Tech tips for today's road warriors

A guide for those who want to lighten their load but still use tech gear on planes and in outlet-challenged hotel rooms, even when their batteries threaten to die.

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What's in your bag of tech tricks?

A guide for those who want to lighten their load but still use tech gear on planes and in outlet-challenged hotel rooms, even when their batteries threaten to die.

If you’re a road warrior who spends too much of your life hauling your weary body from airport to airport, meeting to meeting, this is a love letter for you. Or (your choice) it's a spring-cleaning wake-up call.

That computer bag you carry, and all the gear in it, may be worth a moment of contemplation. There are cheaper/lighter/user-friendly tech basics that could make your road life a little easier. I won't go into gadgets such as tablets for pleasure, cameras, MP-3 players, etc., just simple fundamentals that could literally help lighten your load.

Why not start with your bag? If yours is several years old and made of heavy leather, look for one made of strong lightweight materials. A new bag alone can reduce the overall weight you shoulder on the road.

Computer bags must be acceptable to the Transportation Security Administration (TSA). Checkpoint-permissible bags are available in several configurations, say federal guidelines. lists several examples that are TSA-friendly.

(By the way, if you carry an iPad or similar tablet, or an electronic book reader like the Nook or Kindle, you don’t have to remove them from your bag at airport security checkpoints, according to a Sea-Tac spokesperson.)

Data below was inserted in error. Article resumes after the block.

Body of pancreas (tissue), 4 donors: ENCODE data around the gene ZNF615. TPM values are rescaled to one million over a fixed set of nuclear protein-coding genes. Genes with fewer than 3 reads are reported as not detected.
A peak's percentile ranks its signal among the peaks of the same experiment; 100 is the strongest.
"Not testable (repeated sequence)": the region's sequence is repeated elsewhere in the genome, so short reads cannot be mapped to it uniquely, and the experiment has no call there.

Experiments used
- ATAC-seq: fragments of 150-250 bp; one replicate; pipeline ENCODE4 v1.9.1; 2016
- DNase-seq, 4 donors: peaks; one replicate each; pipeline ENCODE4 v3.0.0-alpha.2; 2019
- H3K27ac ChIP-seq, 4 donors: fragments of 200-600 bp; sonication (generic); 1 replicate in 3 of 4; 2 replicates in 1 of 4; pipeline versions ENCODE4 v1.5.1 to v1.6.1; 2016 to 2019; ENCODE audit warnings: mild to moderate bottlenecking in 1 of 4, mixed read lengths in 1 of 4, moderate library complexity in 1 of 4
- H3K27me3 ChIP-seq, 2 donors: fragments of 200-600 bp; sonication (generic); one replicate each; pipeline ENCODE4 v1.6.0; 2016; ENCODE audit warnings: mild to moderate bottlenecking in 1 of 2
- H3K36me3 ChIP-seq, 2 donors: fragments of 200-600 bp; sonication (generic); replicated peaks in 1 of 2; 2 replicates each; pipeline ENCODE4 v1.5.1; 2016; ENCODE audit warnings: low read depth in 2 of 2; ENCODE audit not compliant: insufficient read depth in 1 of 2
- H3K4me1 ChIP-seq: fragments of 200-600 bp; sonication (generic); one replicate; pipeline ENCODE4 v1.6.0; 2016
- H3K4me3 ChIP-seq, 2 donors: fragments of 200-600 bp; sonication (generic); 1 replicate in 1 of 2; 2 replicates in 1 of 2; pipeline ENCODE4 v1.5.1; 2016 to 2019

Your bag strap is extremely important if your computer gear spends much time hanging from your shoulder. The marvelous strap I use from the TempurPedic folks has been discontinued, but the $25 Skooba Super Bungee Strap should work well.

Size and weight are everything for roadies, and of course that includes the size and weight of the computer. Some still insist on carrying — or have no choice but to carry — behemoth 17-inch desktop replacement computers. But if you can possibly downsize you will do yourself, and your posture, a great favor.

So how big a screen do you really need? If you can get used to small-screen computers, you will notice enormous differences in weight and travel handling. I prefer under-12-inch models, especially if I'm on an airplane and my desk is the pull-down food tray.

Laptops: Of two new, excellent small-screen candidates to consider, my current favorite is the brand new HP dm1z, with an 11.6-inch screen and a weight of 3.5 lbs. It’s fast, and loaded with user-friendly features. Its AMD Fusion processor promises fast graphics and long battery life (at least seven hours, according to PC Magazine). The basic unit costs $449.

In my heart I lusted after Apple’s Mac Book Air, roughly the same size as the HP but a pound lighter (2.3 lbs.). Still, I look at the Air as a luxury machine: The starting price is $999, more than double the HP cost. And while the processor appears to be fast, its battery life is less than the HP's. If price is no object, go for the Mac.

A note for PC users: a Mac can operate as a dual Mac/Windows computer through the Mac's built-in Boot Camp application and by buying a stand-alone Windows operating system. If you add another program called Parallels, you can literally view and work on both systems simultaneously.